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Setting & Achieving Goals

5 Things to Do Before Bed That Will Jump Start Tomorrow

Here are five essential and easy things that will make help transform your waking hours into super productivity.

Matthew Toren

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Being effective as an entrepreneur is often about hard work, but even more importantly it’s about smart work. Great entrepreneurs know that time is limited and valuable, so they need to make the most of each waking hour.

There are many factors that contribute to working smart – but planning and proper sleep are among the top performance increasers.

To maximise your time and efficiency, here are five essential and easy things you should do before bed that will make help transform your waking hours into super productivity.

We-recommend-tickRecommended: The Power of Mornings: Why Successful Entrepreneurs Get Up Early

1. Take a look at your calendar

As the saying goes, failing to plan is planning to fail. By reviewing your calendar the night before, you’ll know what’s ahead for the day so you can be prepared and plan for the best method to tackle your objectives.

You’ll sleep better knowing that you’ve already planned for the day ahead and you’ll rise in the morning knowing that you’ve already taken care of the leg work to get a jump start on the day.

There’s another old saying, “If you don’t use your head, you’ll end up using your feet,” and that proverb goes a long way for productivity! Come up with a strategy the night before on how to tackle tomorrow.

2. Get the gym bag ready

man-jogging

Whether you go to the gym, run in the neighbourhood or walk your dog, have your exercise gear out and ready to throw on for when you wake up.

Getting your clean clothes together and ready is a life hack lots of entrepreneurs use to minimise the risk of skipping their workout.

It only takes a minute to lay out your gear, but it’s a great shortcut for making sure you get your fitness in every morning.

Taking care of your health is an important part of the entrepreneurial lifestyle.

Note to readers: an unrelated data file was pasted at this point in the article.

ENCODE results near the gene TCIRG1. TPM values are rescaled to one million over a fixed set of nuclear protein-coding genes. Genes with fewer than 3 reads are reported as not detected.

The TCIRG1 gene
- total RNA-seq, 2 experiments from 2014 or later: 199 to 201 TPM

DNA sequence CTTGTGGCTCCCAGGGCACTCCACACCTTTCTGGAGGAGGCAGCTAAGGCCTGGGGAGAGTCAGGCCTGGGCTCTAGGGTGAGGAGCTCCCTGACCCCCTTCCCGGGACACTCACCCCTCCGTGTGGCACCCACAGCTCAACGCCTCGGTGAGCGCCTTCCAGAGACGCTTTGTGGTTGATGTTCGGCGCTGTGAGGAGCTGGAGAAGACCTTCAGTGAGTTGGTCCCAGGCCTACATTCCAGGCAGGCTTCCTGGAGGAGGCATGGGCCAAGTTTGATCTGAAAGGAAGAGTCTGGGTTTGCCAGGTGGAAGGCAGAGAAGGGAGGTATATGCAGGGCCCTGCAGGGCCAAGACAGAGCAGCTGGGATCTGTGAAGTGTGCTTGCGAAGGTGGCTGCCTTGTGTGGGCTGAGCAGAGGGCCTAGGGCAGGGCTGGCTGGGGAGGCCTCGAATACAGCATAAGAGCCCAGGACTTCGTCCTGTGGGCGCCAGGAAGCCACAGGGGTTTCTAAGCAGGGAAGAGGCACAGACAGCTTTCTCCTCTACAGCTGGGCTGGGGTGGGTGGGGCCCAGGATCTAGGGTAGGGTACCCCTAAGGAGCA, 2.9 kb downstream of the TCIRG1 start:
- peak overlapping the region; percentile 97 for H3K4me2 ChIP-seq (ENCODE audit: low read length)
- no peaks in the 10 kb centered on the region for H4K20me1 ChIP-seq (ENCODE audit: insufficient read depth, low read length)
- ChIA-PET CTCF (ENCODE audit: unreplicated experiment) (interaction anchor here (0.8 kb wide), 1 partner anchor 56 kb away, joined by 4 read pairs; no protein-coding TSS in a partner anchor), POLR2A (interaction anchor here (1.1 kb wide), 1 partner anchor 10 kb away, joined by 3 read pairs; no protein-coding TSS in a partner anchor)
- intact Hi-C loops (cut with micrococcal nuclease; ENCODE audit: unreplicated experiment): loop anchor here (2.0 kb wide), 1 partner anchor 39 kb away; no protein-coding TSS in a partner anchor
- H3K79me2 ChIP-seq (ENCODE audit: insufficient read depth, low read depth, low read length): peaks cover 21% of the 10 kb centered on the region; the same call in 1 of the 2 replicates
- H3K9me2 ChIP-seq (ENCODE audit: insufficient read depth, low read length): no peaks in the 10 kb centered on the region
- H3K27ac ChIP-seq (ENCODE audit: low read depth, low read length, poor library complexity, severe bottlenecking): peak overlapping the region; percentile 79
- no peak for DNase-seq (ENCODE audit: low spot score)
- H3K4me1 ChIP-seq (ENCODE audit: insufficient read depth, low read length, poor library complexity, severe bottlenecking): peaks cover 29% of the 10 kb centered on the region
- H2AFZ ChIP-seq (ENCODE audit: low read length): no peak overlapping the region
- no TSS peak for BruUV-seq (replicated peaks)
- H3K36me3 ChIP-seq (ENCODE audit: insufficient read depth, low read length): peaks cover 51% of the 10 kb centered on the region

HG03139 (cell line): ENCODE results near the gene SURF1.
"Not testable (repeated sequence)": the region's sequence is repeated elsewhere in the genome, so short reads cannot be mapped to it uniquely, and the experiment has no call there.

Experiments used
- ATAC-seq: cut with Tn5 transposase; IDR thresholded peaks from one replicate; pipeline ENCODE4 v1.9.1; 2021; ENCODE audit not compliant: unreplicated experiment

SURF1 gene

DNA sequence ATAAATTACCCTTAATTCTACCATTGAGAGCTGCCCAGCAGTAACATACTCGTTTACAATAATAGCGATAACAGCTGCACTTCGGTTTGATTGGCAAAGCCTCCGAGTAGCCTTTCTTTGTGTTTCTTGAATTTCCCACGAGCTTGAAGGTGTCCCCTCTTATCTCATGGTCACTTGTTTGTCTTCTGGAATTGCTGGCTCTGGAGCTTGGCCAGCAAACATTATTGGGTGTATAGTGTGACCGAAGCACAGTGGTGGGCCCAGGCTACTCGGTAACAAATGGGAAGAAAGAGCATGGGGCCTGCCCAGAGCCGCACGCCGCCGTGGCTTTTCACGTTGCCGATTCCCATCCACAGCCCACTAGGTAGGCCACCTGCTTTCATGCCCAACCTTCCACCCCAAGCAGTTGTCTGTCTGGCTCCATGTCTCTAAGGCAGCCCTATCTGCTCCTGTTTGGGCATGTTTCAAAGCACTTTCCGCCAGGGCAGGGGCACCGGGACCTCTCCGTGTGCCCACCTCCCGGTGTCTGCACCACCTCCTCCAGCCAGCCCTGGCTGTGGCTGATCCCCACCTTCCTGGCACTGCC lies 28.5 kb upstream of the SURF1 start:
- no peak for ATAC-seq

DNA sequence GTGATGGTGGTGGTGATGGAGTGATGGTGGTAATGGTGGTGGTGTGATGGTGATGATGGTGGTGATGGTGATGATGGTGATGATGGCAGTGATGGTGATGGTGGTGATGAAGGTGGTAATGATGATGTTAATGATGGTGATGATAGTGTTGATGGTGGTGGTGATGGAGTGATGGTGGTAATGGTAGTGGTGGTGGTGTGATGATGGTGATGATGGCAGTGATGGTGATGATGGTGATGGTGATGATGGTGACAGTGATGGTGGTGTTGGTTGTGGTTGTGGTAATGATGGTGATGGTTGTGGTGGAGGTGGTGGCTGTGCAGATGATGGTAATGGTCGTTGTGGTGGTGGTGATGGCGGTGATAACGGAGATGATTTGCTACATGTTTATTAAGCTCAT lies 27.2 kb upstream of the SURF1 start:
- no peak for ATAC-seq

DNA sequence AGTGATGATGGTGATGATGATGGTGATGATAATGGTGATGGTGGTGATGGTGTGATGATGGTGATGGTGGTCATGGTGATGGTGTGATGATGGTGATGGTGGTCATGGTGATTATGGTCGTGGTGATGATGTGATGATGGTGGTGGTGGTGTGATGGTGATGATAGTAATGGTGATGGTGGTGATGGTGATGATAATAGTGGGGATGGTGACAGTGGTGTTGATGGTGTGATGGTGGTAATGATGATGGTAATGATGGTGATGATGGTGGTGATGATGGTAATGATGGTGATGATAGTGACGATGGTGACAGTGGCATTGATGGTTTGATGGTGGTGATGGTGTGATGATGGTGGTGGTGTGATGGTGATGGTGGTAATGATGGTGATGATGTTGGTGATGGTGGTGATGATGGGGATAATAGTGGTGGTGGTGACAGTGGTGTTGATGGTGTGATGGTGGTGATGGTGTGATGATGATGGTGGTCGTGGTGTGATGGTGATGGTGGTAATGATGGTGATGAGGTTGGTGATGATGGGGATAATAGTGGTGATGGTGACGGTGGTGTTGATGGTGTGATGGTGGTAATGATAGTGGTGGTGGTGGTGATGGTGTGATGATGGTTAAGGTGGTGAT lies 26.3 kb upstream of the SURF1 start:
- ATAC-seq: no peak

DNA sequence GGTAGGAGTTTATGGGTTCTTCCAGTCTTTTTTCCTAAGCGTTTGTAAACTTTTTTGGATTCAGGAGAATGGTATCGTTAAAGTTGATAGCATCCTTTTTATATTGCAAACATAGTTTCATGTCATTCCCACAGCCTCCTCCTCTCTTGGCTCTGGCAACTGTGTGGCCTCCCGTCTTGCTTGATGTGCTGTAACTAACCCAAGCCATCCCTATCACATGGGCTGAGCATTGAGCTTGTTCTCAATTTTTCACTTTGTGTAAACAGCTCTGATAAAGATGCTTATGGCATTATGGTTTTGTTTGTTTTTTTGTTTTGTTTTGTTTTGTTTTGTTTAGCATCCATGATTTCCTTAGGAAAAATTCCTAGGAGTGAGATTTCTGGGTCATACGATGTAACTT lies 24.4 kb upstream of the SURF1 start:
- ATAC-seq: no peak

3. Turn off your phone

Sleep is a crucial part of the successful entrepreneur’s healthy lifestyle. Once you’ve checked your calendar and you know what’s ahead for tomorrow, put the phone on silent or turn it off to ensure it doesn’t beep, chime or ring and disturb your REM cycle.

Disruptions to your sleep will leave you tired and slow your performance.

To keep your productivity at its highest level, make sure you eliminate any hindrances to your sleep cycle. That email or text message can wait until tomorrow. Turn off your phone or put it on silent to ensure a good night’s sleep.

We-recommend-tickRecommended: Yes, You Can Force Yourself to Become a Morning Person. Here’s How. (Infographic)

4. Write in your journal

writing-in-a-journal

No, not the “dear diary” kind of entries. Keeping a journal is a practice that can help you process the day and make sense of your thoughts. Keep your journal in the nightstand and every night take a few minutes to review the day’s triumphs and write down what you’re grateful for that day.

Don’t make this a boring, unthoughtful experience. Think of it as a nightly meditation – just two minutes of reflection thinking about the day’s highlights and writing them down will transform your waking and sleeping thought.

It’s part of a wealthy lifestyle to appreciate all the great things of the day: Doors held open, great conversations had.

Whatever the highlight, list it and prepare your mind for great sleep.

5. Read a real book

One last thing to contribute to your good sleep is to read a quality book. You can decide what a quality book is to you, but reading before bed is a great way to make that final transition into sleep.

It will also keep you away from bright lights and electronics (hint: Don’t read on your phone or tablet, the light might disrupt your eyes and affect your sleep cycle) and soothe your body into the sleeping process.

This article was originally posted here on Entrepreneur.com.

Matthew Toren is a serial entrepreneur, mentor, investor and co-founder of YoungEntrepreneur.com. He is co-author, with his brother Adam, of Kidpreneurs and Small Business, BIG Vision: Lessons on How to Dominate Your Market from Self-Made Entrepreneurs Who Did it Right (Wiley). He's based in Vancouver, B.C.

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The Alfa Romeo Stelvio – More Than An SUV